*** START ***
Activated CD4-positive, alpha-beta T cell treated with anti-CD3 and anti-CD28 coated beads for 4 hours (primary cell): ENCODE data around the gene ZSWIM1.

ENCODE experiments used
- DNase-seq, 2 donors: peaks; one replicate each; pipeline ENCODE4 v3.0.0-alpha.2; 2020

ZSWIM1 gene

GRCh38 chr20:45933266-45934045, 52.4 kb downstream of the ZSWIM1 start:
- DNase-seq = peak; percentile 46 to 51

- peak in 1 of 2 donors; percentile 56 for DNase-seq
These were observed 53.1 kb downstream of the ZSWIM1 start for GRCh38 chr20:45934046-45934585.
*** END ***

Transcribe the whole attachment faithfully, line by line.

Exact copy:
Activated CD4-positive, alpha-beta T cell treated with anti-CD3 and anti-CD28 coated beads for 4 hours (primary cell): ENCODE data around the gene ZSWIM1.

ENCODE experiments used
- DNase-seq, 2 donors: peaks; one replicate each; pipeline ENCODE4 v3.0.0-alpha.2; 2020

ZSWIM1 gene

GRCh38 chr20:45933266-45934045, 52.4 kb downstream of the ZSWIM1 start:
- DNase-seq = peak; percentile 46 to 51

- peak in 1 of 2 donors; percentile 56 for DNase-seq
These were observed 53.1 kb downstream of the ZSWIM1 start for GRCh38 chr20:45934046-45934585.